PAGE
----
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Nick Kozak for the Toronto Star
Case Studies
Posted: March 12, 2013
by Jacob Serebrin

Toronto’s Canopy Labs brings big data analytics to small, medium business — needs scale

Vital Stats
Canopy Labs
Wojciech Gryc and Jorge Escobedo
Customer analytics
Years active:
Data mining analytics platform for medium sized businesses
One of the company’s founders is a former Rhodes scholar; the other has a Ph.D in Theoretical Physics and conducted research on string theory.

Bringing big data to small business is a huge job.


Toronto-based Canopy Labs is only a year old, but they’ve already run pilot projects on their data-mining analytics platform with a diverse group of big names, including the Toronto Argonauts, the Canadian Opera Company and deal-of-the-day website WagJag.


The early success has come fairly easily, but further expansion means increasing overhead, and if the company’s strategy for building out it’s platform isn’t directly on the mark, scalability will be handicapped by the cost of development and winning new customers.


The company’s software takes a business’ customer data — everything from emails and sales records to call centre recordings — and analyses it using custom-built algorithms to reveal how loyal and satisfied individuals are feeling. It also predicts how soon customers will return, and what they’re likely to buy next, giving businesses the ability to laser focus their marketing strategies.


Canopy Labs CEO Wojciech Gryc compares his platform to the personalized recommendations offered on websites like Amazon and Netflix. It’s a telling reference; due to the high cost and specialized skills required, this kind of large-scale data analysis has previouslyonly been available to multinational businesses.


In order to change this, Canopy Labs has built an affordable, plug-and-play solution that any customer-facing business can use by simply uploading their data to the company’s website.


Their target market includes any business with between 5,000 and 100,000 customers — they’re charged $250 to use the platform.


Gryc says his “baseline for success” is if business owners who don’t have a background in math are able to use the platform easily and see results.


Currently, the platform allows users to upload data from Excel and the popular Shopify ecommerce and MySQL database systems. But the program much less accessible for businesses using other software, and there are thousands of other programs and different versions out there.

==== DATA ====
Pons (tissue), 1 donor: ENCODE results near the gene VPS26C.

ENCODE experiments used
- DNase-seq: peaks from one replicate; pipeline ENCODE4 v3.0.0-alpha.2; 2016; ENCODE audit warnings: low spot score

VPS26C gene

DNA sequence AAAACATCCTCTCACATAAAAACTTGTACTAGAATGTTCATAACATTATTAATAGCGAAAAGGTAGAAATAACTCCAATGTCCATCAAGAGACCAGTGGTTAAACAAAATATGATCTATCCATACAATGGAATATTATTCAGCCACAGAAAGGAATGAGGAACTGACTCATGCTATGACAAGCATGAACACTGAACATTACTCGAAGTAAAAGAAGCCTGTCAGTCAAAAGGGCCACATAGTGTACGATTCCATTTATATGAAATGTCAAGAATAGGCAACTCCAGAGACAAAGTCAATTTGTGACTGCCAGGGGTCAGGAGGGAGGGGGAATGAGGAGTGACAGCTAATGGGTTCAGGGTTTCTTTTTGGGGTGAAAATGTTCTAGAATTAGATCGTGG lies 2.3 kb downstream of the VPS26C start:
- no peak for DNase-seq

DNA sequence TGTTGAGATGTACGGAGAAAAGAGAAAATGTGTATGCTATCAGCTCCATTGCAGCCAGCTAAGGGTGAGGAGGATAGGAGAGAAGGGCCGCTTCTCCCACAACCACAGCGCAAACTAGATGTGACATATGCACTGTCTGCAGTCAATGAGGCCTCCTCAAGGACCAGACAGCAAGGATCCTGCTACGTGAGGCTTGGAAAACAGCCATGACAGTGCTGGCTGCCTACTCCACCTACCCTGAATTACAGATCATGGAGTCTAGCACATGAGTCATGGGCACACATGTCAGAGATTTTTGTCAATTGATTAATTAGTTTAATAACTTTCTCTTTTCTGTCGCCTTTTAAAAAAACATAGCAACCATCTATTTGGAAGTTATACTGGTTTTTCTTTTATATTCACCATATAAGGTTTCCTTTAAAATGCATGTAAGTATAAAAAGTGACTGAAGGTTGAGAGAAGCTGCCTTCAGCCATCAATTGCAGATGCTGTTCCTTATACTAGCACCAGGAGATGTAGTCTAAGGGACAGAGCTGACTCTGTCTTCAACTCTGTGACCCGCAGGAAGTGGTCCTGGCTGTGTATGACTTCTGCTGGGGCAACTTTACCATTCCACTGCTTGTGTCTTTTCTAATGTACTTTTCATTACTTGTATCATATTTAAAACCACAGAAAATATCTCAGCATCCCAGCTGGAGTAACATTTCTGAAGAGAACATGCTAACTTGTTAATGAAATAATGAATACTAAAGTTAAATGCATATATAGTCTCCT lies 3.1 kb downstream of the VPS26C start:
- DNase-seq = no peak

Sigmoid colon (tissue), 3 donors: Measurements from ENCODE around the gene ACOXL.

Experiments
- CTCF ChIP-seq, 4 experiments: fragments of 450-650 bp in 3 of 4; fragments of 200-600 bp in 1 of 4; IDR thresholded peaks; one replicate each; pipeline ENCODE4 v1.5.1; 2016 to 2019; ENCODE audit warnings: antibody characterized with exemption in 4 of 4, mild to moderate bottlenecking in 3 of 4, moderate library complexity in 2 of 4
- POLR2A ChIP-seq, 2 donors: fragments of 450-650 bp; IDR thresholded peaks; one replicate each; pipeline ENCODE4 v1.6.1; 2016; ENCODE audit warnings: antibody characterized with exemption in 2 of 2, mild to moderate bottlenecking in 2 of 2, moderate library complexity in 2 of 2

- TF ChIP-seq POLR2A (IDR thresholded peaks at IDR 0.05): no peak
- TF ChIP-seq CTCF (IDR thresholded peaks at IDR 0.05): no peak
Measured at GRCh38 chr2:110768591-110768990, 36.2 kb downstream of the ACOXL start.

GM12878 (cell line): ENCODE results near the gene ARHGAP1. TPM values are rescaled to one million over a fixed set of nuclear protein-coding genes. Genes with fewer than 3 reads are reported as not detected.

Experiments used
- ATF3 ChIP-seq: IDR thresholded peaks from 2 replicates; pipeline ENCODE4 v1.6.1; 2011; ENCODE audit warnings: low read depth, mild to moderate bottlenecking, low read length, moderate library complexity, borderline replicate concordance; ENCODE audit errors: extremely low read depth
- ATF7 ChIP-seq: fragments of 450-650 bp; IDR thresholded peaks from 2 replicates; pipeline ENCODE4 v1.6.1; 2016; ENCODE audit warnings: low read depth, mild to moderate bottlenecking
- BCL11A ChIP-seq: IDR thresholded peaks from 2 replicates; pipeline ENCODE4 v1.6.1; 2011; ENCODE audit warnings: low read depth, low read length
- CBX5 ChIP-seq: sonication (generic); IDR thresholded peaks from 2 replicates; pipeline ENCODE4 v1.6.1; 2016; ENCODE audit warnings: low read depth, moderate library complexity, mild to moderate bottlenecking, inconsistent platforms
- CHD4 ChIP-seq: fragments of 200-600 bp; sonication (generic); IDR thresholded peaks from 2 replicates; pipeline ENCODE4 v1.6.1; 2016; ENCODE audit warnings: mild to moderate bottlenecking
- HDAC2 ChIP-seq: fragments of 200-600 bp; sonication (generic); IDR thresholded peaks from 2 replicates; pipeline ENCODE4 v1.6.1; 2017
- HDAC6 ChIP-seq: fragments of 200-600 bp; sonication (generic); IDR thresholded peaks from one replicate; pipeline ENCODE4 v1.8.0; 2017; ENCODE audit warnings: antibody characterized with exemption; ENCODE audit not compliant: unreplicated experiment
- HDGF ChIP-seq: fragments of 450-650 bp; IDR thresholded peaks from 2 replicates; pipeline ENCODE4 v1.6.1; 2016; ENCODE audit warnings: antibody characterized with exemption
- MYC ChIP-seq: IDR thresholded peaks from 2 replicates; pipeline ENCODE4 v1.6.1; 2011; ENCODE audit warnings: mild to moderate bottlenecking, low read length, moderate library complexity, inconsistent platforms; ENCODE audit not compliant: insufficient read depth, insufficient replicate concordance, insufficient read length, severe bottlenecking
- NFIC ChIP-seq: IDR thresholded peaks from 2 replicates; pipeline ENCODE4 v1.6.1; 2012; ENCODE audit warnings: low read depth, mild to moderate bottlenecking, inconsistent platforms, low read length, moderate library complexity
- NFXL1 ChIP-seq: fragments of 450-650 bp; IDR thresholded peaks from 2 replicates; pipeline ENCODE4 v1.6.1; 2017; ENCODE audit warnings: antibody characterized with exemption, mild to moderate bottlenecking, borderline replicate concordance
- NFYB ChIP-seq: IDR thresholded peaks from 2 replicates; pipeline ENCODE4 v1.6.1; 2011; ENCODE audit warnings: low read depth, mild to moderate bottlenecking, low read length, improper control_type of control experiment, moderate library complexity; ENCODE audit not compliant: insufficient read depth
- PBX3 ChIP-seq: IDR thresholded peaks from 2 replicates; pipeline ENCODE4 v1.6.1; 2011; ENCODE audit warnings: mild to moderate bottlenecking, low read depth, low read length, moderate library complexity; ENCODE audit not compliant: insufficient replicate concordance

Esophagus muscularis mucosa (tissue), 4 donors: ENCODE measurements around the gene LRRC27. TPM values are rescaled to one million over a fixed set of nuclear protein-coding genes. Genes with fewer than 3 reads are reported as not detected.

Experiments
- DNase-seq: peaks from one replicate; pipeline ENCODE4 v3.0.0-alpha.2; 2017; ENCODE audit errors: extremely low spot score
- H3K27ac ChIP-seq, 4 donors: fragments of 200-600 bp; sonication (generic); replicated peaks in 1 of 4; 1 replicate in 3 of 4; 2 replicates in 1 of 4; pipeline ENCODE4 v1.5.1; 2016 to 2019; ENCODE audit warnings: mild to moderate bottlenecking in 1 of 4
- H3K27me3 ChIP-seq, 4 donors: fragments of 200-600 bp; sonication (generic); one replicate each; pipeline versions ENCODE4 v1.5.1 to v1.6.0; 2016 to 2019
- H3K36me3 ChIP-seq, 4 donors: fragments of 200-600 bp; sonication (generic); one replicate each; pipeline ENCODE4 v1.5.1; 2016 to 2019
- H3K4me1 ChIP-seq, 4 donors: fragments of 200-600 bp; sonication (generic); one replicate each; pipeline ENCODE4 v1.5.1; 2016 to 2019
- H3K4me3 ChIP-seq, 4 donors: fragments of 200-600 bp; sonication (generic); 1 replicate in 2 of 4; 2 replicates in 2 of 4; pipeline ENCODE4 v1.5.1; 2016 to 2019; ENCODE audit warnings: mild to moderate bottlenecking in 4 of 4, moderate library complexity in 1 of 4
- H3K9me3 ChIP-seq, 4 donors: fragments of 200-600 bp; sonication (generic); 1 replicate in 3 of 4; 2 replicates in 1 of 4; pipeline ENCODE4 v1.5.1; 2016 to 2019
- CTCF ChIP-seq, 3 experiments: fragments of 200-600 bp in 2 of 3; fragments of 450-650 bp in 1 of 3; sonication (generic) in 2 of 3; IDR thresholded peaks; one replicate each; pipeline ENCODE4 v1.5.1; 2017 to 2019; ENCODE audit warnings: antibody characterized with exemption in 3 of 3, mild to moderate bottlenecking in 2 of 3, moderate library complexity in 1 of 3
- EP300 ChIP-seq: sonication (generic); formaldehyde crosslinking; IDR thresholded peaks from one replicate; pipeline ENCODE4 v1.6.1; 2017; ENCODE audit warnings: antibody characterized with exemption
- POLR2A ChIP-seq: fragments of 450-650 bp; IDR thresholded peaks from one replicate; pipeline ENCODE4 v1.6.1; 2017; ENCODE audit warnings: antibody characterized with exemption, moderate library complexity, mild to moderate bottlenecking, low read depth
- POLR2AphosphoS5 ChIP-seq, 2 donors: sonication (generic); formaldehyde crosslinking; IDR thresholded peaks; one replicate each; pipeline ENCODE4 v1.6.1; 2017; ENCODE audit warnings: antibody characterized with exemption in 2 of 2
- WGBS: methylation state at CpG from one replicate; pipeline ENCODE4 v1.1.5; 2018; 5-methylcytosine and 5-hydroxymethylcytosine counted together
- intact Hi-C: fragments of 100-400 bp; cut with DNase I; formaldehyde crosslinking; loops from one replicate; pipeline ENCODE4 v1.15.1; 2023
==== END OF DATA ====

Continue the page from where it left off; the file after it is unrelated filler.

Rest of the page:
This is a problem, but Gryc believes he has a solution.


“We envision our platform having ‘apps’ where you can obtain support for whichever business tools you use by installing our ‘app’ and then having our software automatically sync with your data,” he says.


This is easier said than done. Because the platform uses so many different types of information, it’s not simply a matter of making sure syncing apps work with accounting programs. They also have to sync with business intelligence, email and database software. Each program uses a different format to store data, and while some are built to communicate with other software, many more are not.


This means that the time needed to build an application can vary dramatically, ranging from two or three hours to three weeks.


Gryc says the effort is worthwhile, because it gets results.


“Every time we’ve seen a business move to a more personalized approach, (there’s been) a growth in revenue,” he says, adding that some clients have seen revenue grow by as much as 200 per cent after adopting Canopy Labs’ platform.


These successes haven’t gone unnoticed. In early December, the company closed a $1.5 million venture capital deal with the Business Development Bank of Canada, PayPal co-founder Peter Thiel’s Valar Ventures, and with several angel investors.


They were able to attract the investment largely because the market for business analytics software is growing rapidly, reaching an estimated value of $1.875 billion US in 2011 — an increase of 10 per cent from the year before — according to business intelligence firm IDC.


But that doesn’t help the scalability issue, and the problem goes beyond building apps for the multitude of available business software — the company can’t simply code a program once and walk away. Updates to business programs can change the way they store data, meaning Canopy Labs’ apps will also need to be updated as new versions of the various accounting, database and email software suites it supports roll out.


In other words, finding more customers means supporting more programs, which requires additional staff for the increased coding load. Overhead will increase with sales growth — a death sentence for companies attempting to scale up.